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What is the Fair Credit Billing Act?

Published July 3, 2024
5 min read

Key points about: the Fair Credit Billing Act

  1. The Fair Credit Billing Act helps protect credit card users from billing errors.

  2. The Fair Credit Billing Act also reduces the consumer's liability in cases of fraud and card theft up to $50.

  3. Consumers can dispute billing errors and have inaccurate charges removed if their dispute is successful.

The Fair Credit Billing Act (FCBA), enacted in 1974, amends the Truth in Lending Act (TILA) and is designed to protect the consumer from unfair credit card billing practices. The act applies to open-end accounts, including credit cards and revolving charge accounts, but not to installment-based payment contracts or debit card transactions. Keep reading to learn more about the Fair Credit Billing Act and how it can benefit credit card users.

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What the Fair Credit Billing Act does

The FCBA provides a set of guidelines for consumers to dispute charges and sets clear timelines for both creditors and consumers to follow during the dispute process.

Billing errors covered under the FCBA

The FCBA empowers consumers to contest billing errors that may appear on their statements. Common errors include:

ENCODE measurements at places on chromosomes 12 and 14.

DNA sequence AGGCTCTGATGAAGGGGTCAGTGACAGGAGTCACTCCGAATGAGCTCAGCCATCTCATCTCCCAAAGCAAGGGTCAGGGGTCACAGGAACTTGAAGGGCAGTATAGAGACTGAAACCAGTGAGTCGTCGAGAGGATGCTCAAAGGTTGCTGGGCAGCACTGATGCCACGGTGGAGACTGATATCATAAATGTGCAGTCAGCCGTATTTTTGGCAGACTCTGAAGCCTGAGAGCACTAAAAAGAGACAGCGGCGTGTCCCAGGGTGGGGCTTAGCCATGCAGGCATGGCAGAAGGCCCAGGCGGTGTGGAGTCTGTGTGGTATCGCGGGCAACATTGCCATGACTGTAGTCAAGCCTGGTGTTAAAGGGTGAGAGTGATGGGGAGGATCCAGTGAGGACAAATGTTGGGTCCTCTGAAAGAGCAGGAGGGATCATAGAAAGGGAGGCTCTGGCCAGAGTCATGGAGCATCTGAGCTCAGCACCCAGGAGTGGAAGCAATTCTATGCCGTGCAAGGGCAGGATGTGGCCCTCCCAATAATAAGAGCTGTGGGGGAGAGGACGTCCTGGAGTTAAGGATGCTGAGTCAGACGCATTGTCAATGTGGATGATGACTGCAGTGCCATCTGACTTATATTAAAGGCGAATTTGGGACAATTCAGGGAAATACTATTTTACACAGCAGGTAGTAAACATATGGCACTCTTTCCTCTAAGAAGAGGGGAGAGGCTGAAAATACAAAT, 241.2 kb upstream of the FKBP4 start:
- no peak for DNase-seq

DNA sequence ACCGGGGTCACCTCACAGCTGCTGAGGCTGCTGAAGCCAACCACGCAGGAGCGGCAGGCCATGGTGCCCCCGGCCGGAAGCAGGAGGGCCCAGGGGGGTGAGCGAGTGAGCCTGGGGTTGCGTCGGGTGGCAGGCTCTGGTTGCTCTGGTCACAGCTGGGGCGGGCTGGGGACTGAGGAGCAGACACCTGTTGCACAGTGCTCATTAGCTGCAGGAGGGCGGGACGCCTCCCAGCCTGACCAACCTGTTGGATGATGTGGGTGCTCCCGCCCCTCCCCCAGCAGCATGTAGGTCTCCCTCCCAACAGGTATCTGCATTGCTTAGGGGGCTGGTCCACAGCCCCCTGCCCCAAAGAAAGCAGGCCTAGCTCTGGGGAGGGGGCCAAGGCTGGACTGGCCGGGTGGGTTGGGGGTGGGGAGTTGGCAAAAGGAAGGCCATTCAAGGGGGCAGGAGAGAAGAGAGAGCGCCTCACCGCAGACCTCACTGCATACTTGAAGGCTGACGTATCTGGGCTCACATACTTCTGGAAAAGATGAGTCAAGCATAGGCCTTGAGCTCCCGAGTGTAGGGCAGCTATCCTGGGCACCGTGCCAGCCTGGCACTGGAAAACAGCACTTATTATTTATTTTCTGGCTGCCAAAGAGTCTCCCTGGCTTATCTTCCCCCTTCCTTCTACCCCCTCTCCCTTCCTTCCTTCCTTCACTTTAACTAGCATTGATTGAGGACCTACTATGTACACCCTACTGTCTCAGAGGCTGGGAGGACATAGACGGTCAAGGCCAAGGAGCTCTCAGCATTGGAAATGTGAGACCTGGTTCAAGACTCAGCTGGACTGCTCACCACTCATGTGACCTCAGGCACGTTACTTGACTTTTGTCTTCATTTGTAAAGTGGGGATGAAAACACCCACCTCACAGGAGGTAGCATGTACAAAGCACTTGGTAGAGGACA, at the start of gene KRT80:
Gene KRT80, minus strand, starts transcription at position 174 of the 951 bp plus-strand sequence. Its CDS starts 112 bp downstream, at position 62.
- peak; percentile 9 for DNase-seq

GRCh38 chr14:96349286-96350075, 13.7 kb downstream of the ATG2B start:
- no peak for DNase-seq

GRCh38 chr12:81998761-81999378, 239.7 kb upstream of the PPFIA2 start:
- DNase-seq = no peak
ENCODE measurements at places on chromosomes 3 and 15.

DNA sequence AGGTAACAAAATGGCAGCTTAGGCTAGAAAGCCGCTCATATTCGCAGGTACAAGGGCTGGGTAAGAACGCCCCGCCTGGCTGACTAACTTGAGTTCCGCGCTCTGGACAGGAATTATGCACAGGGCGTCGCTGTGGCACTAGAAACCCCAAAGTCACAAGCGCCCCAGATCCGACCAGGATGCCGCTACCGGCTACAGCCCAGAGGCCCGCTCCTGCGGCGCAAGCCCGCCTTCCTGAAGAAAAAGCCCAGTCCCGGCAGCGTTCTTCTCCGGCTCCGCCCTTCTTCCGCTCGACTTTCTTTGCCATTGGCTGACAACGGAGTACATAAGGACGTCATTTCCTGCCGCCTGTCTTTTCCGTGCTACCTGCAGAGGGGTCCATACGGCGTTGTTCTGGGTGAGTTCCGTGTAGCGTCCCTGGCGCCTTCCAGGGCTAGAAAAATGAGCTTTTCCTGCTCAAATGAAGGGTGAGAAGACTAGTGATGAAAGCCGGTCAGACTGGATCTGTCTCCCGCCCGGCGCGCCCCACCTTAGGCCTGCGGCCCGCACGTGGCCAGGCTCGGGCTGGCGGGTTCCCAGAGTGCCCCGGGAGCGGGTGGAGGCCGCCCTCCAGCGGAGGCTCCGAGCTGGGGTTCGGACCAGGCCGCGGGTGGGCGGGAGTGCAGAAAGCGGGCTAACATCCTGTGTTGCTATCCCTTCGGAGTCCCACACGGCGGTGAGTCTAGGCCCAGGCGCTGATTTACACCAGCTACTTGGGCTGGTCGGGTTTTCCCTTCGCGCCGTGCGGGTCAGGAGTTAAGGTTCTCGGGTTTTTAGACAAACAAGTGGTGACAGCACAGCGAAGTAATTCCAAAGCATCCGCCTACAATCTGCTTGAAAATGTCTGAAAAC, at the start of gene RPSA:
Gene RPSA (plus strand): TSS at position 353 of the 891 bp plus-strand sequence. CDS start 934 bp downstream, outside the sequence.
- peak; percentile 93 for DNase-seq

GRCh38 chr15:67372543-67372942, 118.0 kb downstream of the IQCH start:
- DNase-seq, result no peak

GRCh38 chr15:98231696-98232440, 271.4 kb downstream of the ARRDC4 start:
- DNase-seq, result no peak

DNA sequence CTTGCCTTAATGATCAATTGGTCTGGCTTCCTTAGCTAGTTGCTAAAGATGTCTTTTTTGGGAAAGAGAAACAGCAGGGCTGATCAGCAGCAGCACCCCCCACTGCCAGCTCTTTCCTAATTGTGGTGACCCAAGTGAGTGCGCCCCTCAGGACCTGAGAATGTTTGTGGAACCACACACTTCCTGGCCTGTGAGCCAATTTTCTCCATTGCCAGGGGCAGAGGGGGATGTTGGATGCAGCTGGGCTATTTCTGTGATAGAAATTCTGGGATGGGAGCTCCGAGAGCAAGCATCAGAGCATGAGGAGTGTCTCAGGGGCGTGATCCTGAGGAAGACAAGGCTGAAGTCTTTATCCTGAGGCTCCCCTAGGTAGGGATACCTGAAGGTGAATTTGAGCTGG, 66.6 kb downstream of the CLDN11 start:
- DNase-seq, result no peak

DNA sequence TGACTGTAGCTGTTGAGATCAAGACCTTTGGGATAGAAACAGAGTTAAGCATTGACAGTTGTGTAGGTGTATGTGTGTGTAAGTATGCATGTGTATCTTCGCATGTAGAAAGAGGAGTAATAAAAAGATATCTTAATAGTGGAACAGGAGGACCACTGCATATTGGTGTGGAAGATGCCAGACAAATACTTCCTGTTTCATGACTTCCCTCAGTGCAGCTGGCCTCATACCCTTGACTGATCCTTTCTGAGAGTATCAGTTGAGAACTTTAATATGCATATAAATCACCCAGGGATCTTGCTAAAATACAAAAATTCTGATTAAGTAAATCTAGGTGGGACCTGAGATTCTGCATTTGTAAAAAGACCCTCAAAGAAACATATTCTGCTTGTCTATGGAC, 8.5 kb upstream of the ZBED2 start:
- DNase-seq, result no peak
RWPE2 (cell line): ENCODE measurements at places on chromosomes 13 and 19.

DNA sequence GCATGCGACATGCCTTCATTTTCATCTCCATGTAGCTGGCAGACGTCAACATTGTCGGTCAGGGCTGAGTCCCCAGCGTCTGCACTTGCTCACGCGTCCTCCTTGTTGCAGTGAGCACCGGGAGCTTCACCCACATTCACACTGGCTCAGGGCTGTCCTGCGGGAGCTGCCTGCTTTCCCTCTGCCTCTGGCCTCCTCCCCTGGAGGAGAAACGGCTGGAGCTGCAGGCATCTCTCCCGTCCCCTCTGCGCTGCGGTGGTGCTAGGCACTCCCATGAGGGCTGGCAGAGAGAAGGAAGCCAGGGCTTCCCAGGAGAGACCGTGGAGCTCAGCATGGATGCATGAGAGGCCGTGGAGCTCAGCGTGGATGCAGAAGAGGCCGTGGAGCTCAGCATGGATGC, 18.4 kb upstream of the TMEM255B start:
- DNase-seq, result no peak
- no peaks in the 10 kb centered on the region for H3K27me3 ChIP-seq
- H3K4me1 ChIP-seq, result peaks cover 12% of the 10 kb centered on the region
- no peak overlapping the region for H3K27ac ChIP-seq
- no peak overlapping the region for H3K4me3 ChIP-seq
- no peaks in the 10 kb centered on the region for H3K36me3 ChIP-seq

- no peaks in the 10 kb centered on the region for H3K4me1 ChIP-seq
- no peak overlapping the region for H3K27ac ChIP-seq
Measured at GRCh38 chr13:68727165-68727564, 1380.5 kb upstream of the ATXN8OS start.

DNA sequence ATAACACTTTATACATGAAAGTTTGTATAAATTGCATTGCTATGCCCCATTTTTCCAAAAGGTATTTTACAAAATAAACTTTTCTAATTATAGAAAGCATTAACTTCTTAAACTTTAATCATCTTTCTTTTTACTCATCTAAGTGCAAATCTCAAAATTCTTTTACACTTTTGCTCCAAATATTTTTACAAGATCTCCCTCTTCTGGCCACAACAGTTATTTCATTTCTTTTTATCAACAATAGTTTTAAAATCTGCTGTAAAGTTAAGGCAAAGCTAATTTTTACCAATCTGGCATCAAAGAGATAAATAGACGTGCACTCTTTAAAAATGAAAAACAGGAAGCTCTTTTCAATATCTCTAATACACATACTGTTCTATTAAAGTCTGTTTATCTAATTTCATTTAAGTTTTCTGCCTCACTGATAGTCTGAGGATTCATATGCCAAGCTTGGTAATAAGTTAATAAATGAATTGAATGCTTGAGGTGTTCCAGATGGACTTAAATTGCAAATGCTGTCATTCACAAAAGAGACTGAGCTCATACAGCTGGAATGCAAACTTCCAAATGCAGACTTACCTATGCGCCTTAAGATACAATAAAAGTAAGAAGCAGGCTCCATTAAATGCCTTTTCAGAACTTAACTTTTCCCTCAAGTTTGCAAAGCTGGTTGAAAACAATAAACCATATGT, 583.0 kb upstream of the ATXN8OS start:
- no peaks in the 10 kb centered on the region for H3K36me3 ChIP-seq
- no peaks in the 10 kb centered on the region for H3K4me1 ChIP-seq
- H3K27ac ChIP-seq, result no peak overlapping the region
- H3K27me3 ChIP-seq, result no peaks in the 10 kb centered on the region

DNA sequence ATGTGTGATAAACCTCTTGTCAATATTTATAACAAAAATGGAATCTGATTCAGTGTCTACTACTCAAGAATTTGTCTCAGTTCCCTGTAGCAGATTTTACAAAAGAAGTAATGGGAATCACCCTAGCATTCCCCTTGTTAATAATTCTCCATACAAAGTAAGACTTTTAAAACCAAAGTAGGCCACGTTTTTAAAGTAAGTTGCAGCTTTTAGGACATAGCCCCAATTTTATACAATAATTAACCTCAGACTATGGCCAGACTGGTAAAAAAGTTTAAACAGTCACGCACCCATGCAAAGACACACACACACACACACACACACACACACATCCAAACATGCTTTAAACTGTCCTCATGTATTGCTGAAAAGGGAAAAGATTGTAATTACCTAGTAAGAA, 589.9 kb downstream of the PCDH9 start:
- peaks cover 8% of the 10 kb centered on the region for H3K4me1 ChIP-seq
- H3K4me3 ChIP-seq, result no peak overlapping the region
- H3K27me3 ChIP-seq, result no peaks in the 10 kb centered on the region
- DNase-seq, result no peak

• Incorrect dates or amounts: Consumers can dispute a statement with inaccurate dates or transaction amounts.
  • Unauthorized charges: This may include fraudulent charges carried out by a credit card thief or because of credit card skimming. The act limits your total liability for unauthorized charges to $50, and you're not liable for charges made after you've reported your card as stolen.
  • Math errors: Such as if the item amounts in your bill aren't added up correctly, or an incorrect bill total after adding a tip.
  • Undelivered items: You can dispute charges for products that you paid for but never received. According to the Consumer Finance Protection Bureau, you may be able to dispute transactions for faulty products that you’ve partially paid for under specific circumstances.
  • Incorrectly addressed bills: Credit card bills sent to the wrong address can be disputed if you've informed your creditor of any change in your address beforehand. The creditor must receive your new address 20 days before the end of your billing period, or you can't dispute the bill.
  • Missing statement credits: When you return a product and have your credit card transaction reversed, you should receive statement credits for that purchase. Missing credits can be disputed.